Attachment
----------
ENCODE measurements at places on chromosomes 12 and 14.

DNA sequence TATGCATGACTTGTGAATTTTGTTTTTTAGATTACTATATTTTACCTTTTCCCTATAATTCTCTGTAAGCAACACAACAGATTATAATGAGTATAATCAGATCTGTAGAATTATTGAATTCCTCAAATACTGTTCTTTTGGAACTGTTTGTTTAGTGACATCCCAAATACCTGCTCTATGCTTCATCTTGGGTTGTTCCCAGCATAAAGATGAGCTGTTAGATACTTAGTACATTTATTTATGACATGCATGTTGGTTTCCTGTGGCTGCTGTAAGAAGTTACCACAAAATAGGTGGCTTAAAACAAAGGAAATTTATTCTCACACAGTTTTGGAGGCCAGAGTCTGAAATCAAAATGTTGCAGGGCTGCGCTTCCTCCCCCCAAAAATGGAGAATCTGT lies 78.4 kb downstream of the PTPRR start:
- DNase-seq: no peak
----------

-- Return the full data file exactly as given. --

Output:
ENCODE measurements at places on chromosomes 12 and 14.

DNA sequence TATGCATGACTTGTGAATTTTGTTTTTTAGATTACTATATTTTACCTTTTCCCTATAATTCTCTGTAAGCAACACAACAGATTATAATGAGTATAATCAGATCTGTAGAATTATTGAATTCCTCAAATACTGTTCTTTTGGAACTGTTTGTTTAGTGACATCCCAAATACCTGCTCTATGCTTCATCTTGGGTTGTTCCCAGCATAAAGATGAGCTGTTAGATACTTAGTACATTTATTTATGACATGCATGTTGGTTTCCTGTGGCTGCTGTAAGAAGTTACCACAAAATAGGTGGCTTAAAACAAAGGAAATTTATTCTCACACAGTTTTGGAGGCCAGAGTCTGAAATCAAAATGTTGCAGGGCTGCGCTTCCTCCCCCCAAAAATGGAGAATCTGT lies 78.4 kb downstream of the PTPRR start:
- DNase-seq: no peak